The deadlock raises concerns that taxpayers who are paying $2.7 billion for the toll road could now be charged even more to build the project. Motorists are also facing an extra 10 years of CityLink tolls as part of the road’s funding deal.
The Andrews government’s flagship road project is already set to be a year behind its tunnelling schedule, with nearly 140 tunnelling workers preparing to be sacked on Thursday morning over the inability to continue digging. It is due to be completed in 2022.
Transurban said the EPA’s new rule on PFAS, introduced in October last year, was contributing to the project’s delays. This is because the soil being dug up for the project exceeds the new, higher threshold for PFAS exposure, which means the EPA must oversee how it is managed.
PFAS waste requires specific treatment processes that the state’s landfill operators are not equipped to perform. The private companies believe they should not have to pay for the waste sites to be upgraded.
The parties are also arguing over who would bear liability if a legal claim was made against the project’s PFAS exposure down the track, sources said.
David Donnelly, a partner at Allens law firm who specialises in infrastructure projects, said it was tough to work out liability on PFAS management for an infrastructure project when the quantities of it are unknown and the relevant laws are “in flux”.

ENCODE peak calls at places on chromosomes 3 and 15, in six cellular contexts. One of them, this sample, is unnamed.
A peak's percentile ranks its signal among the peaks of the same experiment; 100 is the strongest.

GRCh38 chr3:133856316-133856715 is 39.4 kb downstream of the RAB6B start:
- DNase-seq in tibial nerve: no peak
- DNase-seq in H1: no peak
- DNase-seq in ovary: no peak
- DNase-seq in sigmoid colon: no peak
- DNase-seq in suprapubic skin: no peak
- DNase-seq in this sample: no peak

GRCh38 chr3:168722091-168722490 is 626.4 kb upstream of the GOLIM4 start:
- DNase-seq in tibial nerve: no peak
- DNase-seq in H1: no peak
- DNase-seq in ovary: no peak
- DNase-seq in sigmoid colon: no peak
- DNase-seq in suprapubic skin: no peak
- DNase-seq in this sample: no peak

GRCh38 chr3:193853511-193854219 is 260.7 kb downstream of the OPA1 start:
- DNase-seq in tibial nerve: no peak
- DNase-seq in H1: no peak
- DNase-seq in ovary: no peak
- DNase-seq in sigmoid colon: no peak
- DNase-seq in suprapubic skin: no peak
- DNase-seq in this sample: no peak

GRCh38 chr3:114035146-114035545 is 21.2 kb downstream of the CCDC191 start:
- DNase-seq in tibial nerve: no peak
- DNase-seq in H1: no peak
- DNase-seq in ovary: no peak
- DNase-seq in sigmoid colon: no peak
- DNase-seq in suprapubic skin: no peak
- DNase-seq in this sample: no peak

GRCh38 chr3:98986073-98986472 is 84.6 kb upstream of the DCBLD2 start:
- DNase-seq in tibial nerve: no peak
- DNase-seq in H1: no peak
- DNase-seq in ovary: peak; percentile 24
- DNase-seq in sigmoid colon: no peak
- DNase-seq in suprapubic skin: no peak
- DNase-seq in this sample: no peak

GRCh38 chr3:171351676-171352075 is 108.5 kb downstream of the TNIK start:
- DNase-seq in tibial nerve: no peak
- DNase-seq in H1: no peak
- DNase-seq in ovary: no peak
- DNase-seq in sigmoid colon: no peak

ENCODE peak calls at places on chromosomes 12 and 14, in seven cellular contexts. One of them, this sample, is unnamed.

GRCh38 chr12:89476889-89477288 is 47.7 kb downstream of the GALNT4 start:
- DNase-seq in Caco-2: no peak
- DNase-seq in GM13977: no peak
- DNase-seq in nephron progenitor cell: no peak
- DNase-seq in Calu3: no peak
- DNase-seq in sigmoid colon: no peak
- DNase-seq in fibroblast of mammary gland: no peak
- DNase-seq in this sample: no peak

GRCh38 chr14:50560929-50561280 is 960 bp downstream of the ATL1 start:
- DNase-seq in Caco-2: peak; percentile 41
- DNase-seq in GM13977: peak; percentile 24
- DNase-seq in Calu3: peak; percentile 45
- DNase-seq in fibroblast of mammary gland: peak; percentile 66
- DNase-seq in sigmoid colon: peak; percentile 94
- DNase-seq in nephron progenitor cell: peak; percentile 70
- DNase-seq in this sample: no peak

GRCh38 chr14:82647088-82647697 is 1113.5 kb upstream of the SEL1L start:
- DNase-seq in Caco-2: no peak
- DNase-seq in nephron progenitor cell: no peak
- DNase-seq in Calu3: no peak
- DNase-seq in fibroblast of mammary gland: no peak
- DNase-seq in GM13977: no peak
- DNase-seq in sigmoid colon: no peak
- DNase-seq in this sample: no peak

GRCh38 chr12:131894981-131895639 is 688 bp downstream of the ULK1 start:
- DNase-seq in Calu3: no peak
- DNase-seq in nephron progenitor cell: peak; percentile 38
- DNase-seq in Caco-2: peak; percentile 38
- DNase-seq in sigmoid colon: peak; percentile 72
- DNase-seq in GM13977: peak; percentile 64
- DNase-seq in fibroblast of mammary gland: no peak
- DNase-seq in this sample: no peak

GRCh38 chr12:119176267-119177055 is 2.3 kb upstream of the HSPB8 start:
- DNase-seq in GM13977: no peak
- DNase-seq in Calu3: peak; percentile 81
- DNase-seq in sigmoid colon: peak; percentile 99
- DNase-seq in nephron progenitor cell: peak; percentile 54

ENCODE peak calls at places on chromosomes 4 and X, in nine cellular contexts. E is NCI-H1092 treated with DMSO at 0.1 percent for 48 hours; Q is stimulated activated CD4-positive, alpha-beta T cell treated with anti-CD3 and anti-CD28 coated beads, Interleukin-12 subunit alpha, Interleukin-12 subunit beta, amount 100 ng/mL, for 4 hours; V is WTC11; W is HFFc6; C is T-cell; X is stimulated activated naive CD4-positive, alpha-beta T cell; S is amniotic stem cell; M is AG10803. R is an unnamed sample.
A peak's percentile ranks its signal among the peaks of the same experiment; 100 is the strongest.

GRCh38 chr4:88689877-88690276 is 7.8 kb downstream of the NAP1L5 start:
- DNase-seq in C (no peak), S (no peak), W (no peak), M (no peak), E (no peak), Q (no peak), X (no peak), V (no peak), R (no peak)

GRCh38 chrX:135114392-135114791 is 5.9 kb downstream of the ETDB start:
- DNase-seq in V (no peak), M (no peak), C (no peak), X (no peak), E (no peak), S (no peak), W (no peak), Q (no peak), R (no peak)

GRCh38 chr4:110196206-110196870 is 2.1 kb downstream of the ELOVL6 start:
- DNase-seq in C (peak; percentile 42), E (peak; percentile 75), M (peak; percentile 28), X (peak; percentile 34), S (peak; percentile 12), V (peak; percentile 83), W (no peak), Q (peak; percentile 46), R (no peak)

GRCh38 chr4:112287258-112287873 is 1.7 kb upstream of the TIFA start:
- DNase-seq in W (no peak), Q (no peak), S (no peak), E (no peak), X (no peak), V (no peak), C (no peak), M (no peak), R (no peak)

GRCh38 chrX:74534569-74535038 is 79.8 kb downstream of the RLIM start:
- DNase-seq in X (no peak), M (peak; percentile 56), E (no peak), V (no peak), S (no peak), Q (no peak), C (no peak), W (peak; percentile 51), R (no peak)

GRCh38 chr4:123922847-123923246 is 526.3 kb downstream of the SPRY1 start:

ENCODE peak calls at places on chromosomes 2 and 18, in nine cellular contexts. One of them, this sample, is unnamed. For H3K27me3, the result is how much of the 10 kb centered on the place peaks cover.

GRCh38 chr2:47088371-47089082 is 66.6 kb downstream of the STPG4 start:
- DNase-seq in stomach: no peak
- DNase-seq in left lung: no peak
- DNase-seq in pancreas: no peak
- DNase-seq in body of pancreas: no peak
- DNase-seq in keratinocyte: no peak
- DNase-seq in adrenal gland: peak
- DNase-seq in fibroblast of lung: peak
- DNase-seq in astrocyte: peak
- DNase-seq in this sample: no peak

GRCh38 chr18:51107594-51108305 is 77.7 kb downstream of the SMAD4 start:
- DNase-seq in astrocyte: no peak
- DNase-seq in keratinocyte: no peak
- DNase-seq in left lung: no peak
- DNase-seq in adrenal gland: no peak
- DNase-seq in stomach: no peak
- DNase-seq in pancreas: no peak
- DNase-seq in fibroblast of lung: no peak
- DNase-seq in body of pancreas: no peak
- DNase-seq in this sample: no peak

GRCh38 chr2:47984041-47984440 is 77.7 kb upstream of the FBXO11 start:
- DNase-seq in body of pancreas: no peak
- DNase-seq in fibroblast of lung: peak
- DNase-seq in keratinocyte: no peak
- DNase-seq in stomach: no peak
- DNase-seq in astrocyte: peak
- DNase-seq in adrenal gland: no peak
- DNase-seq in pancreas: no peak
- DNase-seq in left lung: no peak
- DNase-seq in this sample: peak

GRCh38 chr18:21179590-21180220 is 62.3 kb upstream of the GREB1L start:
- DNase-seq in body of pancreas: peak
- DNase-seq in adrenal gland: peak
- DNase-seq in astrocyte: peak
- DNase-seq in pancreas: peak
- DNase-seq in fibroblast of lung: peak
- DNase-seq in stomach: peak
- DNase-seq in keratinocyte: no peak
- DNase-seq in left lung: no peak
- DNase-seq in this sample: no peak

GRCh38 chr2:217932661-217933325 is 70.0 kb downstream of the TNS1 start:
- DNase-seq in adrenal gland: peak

It is difficult to accurately predict the true scale of PFAS underground even with a significant amount of testing, as this group of chemicals often spreads rapidly in water underground, he said.
But often, the state government pays for legacy issues relating to historical contamination, he said. “Builders can fix a price for things they know about, but it’s difficult to fix a price for things you don’t know about, so the risk of unknown contamination typically sits with the state.”
Transurban was warned by an independent auditor last May that the project’s plan to deal with contaminated rock and soil was inadequate.
Three months after the warning, when the consultancy firm Arcadis published its government-commissioned audit, the tolling company and the builders still had not made any change to the soil management plan.
While not referring to PFAS specifically, the auditor said the project’s contaminated soil management plan was “not providing clear enough guidance on the processes and measures that need to be undertaken to comply with the standards and statutory requirements it references”.
Joshua Aylward, a partner at Shine Lawyers representing property owners in two PFAS class actions, said it has been obvious for many years that PFAS regulations would eventually tighten. Australia’s laws on PFAS management were far weaker than in the US and Europe, he said.
“When you see the rest of the Western world regulating around these chemicals, it shouldn’t come as a surprise when the legislation change imposes more stringent conditions of testing and disposal of PFAS affected soil and water,” he said.
A Transurban spokeswoman said that “while extensive testing was completed during the planning phase, the EPA is evolving its approach to PFAS management in Victoria and the West Gate Tunnel project is working to implement a safe and effective solution in line with the latest policies”.
A government spokeswoman said work on the West Gate Tunnel was well under way.
“The contract states Transurban and its builder are responsible for the disposal of tunnel spoil, which must be done in line with all relevant EPA requirements.”
Timna Jacks is Transport Reporter at The Age